Where do we get energy from anyway?
When we think of energy, we often think of not having enough of it. We get our energy from the food we consume. The amount of energy we get from our food is based on that food’s macronutrient content, which is measured in kilocalories (aka Calories). There are three macronutrients: protein, carbohydrates, and fat. Each macronutrient contains a certain number of Calories per gram. Protein and carbohydrates both contain 4 Calories per gram, and fat contains 9 Calories per gram. This means that fat is the most energy-dense macronutrient.
How much energy do we need?
Energy needs are based on height, weight, age and sex, as well as the physical nature of the lifestyle, sport, and occupation of each person. The measurement of one’s daily energy needs is called your Total Daily Energy Expenditure (TDEE) and is unique to each person. For example, a middle-aged man who works a 9-5 desk job during the week would not have the same TDEE as a female collegiate athlete who spends several hours per day training or competing in her sport. Even that same female collegiate athlete would not have the same TDEE as one of her teammates.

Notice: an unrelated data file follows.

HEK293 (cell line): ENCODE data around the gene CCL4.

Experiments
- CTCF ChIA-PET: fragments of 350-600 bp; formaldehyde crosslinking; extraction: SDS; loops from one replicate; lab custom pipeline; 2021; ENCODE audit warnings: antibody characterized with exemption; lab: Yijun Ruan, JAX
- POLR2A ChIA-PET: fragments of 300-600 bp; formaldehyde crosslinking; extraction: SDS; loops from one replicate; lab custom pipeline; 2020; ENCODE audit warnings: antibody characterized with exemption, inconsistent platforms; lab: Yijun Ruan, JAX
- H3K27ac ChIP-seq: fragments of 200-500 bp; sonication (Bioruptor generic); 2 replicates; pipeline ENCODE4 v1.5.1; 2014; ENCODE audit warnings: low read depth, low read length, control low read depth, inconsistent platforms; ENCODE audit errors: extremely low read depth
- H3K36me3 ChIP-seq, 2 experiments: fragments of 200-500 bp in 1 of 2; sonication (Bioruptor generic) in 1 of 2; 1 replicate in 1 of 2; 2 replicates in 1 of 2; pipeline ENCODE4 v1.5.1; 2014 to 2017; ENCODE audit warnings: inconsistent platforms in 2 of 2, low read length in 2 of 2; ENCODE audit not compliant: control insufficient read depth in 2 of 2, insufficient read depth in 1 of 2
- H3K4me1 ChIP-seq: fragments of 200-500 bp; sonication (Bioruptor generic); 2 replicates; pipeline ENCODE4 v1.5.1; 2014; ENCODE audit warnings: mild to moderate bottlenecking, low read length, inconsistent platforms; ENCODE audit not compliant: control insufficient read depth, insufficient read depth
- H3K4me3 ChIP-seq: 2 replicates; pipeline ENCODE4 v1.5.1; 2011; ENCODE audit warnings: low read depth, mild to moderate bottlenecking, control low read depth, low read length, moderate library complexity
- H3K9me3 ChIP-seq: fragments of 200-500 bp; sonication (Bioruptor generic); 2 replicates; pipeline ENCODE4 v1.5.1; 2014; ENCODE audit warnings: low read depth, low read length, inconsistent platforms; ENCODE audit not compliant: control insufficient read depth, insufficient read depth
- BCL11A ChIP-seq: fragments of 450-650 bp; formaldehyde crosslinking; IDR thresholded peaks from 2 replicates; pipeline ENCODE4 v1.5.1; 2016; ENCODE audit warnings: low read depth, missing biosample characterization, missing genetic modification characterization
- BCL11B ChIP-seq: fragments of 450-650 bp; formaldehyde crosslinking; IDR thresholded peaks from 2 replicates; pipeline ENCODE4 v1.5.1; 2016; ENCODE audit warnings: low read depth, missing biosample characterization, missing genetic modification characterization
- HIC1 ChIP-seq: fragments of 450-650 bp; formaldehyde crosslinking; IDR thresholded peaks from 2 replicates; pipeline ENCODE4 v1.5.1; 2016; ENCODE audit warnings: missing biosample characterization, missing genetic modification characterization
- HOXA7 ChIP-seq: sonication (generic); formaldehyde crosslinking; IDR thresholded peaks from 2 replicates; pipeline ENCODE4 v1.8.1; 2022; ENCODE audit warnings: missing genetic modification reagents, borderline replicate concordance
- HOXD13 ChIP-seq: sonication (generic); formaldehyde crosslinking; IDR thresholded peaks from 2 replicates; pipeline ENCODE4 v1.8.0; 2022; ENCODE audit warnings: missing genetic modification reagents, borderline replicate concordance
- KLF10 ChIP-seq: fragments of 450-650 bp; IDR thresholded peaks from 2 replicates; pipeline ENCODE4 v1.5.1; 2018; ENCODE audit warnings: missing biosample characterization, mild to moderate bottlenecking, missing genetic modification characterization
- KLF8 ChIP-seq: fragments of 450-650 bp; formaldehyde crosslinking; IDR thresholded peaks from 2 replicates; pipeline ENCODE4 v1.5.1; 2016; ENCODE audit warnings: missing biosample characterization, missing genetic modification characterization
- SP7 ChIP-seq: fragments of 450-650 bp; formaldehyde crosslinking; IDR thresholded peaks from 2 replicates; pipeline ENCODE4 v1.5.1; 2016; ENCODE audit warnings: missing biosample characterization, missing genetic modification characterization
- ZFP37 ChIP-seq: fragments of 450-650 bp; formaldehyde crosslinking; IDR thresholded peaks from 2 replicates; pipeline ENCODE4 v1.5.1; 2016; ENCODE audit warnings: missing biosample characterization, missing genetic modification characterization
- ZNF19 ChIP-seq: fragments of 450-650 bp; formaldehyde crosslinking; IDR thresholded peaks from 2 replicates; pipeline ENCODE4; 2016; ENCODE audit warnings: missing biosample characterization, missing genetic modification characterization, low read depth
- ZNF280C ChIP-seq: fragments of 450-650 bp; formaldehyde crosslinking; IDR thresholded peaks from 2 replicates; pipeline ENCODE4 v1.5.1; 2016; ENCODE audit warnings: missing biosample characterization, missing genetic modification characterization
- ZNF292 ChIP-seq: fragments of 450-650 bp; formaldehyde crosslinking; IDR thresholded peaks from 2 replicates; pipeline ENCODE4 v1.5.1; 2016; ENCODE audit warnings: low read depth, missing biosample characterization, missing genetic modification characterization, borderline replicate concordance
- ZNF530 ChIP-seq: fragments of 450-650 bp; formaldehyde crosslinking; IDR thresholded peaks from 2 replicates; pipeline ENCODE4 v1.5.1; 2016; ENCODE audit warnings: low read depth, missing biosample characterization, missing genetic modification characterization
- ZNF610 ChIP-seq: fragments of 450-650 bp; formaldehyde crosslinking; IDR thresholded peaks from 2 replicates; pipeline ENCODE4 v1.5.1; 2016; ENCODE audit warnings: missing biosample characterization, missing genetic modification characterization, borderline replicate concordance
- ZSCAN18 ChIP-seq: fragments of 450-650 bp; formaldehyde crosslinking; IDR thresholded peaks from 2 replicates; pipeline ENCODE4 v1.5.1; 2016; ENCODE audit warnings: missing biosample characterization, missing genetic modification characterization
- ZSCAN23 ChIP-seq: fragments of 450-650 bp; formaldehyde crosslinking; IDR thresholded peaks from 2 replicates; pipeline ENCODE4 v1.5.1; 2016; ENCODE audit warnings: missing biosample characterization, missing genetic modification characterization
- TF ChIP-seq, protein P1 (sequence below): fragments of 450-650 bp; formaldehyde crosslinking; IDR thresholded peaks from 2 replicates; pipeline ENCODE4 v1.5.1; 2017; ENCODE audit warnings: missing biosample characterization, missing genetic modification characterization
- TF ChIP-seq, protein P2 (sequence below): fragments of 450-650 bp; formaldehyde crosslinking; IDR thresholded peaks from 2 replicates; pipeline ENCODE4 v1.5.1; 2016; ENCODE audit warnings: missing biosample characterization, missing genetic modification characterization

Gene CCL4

Different sports place different demands on the body. Your body reacts by using its three energy systems to produce ATP, which is your body’s energy currency. For short duration exercise, such as resistance training or sprinting, your body uses its stored ATP via the Phosphagen System. For intermediate and longer duration activities, the body must produce more ATP.
Intermediate duration activities such as 400m sprinting and tennis utilize the Glycolytic System to produce ATP via the metabolism of carbohydrates. The Phosphagen and Glycolytic Systems are anaerobic, which means that oxygen is not required to produce ATP. Long duration activities such as marathon running utilize the Aerobic System to produce ATP from all three macronutrients. It primarily utilizes carbohydrates and fats however, and the presence of oxygen is required for ATP production.
There is no “one-size-fits-all” when it comes to nutrition. Marathon runners should not eat the same way as bodybuilders, or vice versa. If you wish to optimize your performance in your sport, make sure that your nutritional intake is tailored to not only your sport, but to your body as well.
We offer personalized nutrition plans to every DST athlete, in the Houston area and all over the world! If you’re interested in getting a nutrition plan customized to your needs and your goals, reach out to us here and we’ll take care of you.